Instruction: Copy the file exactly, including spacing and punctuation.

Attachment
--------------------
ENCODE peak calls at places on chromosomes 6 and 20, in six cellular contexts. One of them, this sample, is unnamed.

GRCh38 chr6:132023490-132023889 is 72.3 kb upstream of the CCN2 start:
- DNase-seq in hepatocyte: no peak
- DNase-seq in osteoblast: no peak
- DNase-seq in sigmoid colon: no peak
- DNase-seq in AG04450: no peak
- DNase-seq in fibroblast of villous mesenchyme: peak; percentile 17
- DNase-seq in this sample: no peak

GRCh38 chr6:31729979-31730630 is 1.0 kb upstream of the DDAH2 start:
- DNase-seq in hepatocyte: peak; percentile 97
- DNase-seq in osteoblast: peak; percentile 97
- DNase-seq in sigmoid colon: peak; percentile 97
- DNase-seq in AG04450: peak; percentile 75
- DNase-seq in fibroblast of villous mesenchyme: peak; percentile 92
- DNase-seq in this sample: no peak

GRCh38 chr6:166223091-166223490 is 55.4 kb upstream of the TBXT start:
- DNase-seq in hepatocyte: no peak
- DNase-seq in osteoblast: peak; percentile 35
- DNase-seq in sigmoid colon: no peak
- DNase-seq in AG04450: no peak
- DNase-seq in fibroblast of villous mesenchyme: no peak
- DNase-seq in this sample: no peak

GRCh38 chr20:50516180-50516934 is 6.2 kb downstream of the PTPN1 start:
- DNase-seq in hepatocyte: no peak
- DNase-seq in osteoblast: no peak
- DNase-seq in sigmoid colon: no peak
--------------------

ENCODE peak calls at places on chromosomes 6 and 20, in six cellular contexts. One of them, this sample, is unnamed.

GRCh38 chr6:132023490-132023889 is 72.3 kb upstream of the CCN2 start:
- DNase-seq in hepatocyte: no peak
- DNase-seq in osteoblast: no peak
- DNase-seq in sigmoid colon: no peak
- DNase-seq in AG04450: no peak
- DNase-seq in fibroblast of villous mesenchyme: peak; percentile 17
- DNase-seq in this sample: no peak

GRCh38 chr6:31729979-31730630 is 1.0 kb upstream of the DDAH2 start:
- DNase-seq in hepatocyte: peak; percentile 97
- DNase-seq in osteoblast: peak; percentile 97
- DNase-seq in sigmoid colon: peak; percentile 97
- DNase-seq in AG04450: peak; percentile 75
- DNase-seq in fibroblast of villous mesenchyme: peak; percentile 92
- DNase-seq in this sample: no peak

GRCh38 chr6:166223091-166223490 is 55.4 kb upstream of the TBXT start:
- DNase-seq in hepatocyte: no peak
- DNase-seq in osteoblast: peak; percentile 35
- DNase-seq in sigmoid colon: no peak
- DNase-seq in AG04450: no peak
- DNase-seq in fibroblast of villous mesenchyme: no peak
- DNase-seq in this sample: no peak

GRCh38 chr20:50516180-50516934 is 6.2 kb downstream of the PTPN1 start:
- DNase-seq in hepatocyte: no peak
- DNase-seq in osteoblast: no peak
- DNase-seq in sigmoid colon: no peak